Children are domesticated the same way that wedomesticate a dog, a cat, or any other animal. Inorder to teach a dog we punish the dog and we giveit rewards. We train our children whom we love somuch the same way that we train any domesticatedanimal: with a system of punishment and reward.We are told, "You're a good boy," or "You're a goodgirl," when we do what Mom and Dad want us to do.When we don't, we are "a bad girl" or "a bad boy."

    When we went against the rules we were punished;when we went along with the rules we got areward. We were punished many times a day, andwe were also rewarded many times a day. Soon webecame afraid of being punished and also afraid ofnot receiving the reward. The reward is the attentionthat we got from our parents or from otherpeople like siblings, teachers, and friends. We soondevelop a need to hook other people's attention inorder to get the reward.

    The reward feels good, and we keep doing whatothers want us to do in order to get the reward. Withthat fear of being punished and that fear of not gettingthe reward, we start pretending to be what weare not, just to please others, just to be good enoughfor someone else. We try to please Mom and Dad,we try to please the teachers at school, we try toplease the church, and so we start acting. We pretendto be what we are not because we are afraid of beingrejected. The fear of being rejected becomes the fearof not being good enough. Eventually we becomesomeone that we are not. We become a copy ofMamma's beliefs, Daddy's beliefs, society's beliefs,and religion's beliefs.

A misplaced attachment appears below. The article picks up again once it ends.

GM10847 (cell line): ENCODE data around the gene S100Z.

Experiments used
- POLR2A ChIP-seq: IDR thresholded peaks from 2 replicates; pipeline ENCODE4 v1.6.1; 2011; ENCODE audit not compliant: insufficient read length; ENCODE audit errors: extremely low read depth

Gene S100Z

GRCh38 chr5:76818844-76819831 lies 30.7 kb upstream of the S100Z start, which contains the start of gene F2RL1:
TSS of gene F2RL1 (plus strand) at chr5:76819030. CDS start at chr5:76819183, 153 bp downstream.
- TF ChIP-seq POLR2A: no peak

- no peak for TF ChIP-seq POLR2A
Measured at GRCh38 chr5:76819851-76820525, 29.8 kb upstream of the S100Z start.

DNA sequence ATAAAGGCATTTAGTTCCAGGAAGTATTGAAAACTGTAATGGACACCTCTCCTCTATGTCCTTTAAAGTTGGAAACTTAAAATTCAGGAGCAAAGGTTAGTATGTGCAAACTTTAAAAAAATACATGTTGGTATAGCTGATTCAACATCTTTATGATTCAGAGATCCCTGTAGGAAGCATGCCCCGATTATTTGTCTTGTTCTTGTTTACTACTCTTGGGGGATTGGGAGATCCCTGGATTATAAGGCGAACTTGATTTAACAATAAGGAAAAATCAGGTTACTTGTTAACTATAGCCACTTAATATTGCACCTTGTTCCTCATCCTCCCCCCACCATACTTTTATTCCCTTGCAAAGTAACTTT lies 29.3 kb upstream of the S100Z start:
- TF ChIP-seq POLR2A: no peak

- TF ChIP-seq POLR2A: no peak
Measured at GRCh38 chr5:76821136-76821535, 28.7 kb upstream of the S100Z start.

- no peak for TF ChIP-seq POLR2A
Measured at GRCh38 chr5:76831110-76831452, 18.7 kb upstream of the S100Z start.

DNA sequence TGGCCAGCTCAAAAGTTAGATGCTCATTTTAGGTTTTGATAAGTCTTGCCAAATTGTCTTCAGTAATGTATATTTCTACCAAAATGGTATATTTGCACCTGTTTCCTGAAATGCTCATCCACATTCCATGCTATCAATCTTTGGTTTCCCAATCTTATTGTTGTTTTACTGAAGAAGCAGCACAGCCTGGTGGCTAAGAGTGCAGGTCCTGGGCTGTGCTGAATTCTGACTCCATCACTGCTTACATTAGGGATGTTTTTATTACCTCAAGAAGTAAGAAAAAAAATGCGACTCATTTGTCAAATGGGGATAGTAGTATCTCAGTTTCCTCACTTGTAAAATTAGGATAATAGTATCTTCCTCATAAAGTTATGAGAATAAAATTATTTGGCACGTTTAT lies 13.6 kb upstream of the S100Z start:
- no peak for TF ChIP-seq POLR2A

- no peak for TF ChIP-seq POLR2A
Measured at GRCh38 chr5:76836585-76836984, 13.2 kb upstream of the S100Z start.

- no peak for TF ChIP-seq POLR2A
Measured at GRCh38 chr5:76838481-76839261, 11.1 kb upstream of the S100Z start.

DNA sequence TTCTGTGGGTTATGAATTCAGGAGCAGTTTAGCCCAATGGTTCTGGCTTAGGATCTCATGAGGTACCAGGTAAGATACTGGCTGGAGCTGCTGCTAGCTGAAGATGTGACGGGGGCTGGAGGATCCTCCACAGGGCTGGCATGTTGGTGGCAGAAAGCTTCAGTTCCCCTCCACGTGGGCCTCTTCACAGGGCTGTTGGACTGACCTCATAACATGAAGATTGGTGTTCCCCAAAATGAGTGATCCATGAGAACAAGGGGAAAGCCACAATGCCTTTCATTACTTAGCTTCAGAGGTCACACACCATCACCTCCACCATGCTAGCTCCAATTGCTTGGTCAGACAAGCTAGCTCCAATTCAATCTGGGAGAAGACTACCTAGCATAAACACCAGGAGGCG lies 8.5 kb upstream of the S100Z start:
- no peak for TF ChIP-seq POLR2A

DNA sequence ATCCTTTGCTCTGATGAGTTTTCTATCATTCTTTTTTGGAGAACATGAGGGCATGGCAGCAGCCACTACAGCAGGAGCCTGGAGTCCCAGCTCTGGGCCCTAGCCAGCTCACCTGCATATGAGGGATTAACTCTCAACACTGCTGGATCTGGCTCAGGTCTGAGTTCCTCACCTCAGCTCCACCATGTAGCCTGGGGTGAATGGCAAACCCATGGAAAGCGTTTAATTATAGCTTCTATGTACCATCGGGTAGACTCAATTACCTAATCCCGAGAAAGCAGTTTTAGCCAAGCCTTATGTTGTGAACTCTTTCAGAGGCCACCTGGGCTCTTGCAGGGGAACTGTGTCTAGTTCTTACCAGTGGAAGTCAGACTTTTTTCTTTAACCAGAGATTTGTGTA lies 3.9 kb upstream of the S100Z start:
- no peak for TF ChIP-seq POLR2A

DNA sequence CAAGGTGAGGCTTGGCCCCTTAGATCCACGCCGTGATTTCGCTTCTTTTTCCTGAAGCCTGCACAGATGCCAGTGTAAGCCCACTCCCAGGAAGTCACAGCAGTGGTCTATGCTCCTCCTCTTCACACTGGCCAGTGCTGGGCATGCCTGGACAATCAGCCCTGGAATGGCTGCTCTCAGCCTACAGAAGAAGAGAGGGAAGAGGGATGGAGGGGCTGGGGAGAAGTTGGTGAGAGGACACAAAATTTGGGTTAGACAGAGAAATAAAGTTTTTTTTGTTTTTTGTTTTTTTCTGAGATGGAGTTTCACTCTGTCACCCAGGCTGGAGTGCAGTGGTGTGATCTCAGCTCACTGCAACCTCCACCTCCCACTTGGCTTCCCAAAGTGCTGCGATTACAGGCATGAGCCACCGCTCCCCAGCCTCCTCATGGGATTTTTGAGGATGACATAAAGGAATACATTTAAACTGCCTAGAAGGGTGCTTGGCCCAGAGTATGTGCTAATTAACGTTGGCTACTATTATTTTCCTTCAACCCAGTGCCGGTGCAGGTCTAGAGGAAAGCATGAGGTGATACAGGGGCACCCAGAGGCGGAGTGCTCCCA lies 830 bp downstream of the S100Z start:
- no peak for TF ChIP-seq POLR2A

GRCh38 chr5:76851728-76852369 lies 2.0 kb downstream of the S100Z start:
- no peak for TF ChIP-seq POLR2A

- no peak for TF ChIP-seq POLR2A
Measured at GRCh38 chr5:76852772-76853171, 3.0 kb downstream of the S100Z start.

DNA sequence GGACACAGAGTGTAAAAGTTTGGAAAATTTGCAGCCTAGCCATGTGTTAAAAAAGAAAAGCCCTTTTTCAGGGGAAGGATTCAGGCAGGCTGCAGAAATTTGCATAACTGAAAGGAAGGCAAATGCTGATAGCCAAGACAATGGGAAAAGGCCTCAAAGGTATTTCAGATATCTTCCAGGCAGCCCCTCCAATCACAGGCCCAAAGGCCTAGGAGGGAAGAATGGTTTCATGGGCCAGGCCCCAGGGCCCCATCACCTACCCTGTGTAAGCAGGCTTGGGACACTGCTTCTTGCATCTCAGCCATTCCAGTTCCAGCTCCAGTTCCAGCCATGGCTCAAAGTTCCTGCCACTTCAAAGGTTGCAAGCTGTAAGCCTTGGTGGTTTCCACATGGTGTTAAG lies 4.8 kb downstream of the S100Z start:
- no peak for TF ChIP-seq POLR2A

All our normal tendencies are lost in the processof domestication. And when we are old enough forour mind to understand, we learn the word no. Theadults say, "Don't do this and don't do that." Werebel and say, "No!" We rebel because we aredefending our freedom. We want to be ourself, butwe are very little, and the adults are big and strong.After a certain time we are afraid because we knowthat every time we do something wrong we are goingto be punished.

    The domestication is so strong that at a certainpoint in our life we no longer need anyone todomesticate us. We don't need Mom or Dad, theschool or the church to domesticate us. We are sowell trained that we are our own domesticator.We are an autodomesticated animal. We can nowdomesticate ourselves according to the same beliefsystem we were given, and using the same system ofpunishment and reward. We punish ourselves whenwe don't follow the rules according to our beliefsystem; we reward ourselves when we are the "goodboy" or "good girl."

    The belief system is like a Book of Law thatrules our mind. Without question, whatever is inthat Book of Law, is our truth. We base all of ourjudgments according to the Book of Law, even ifthese judgments go against our own inner nature.Even moral laws like the Ten Commandments areprogrammed into our mind in the process ofdomestication. One by one, all these agreements gointo the Book of Law, and these agreements rule ourdream.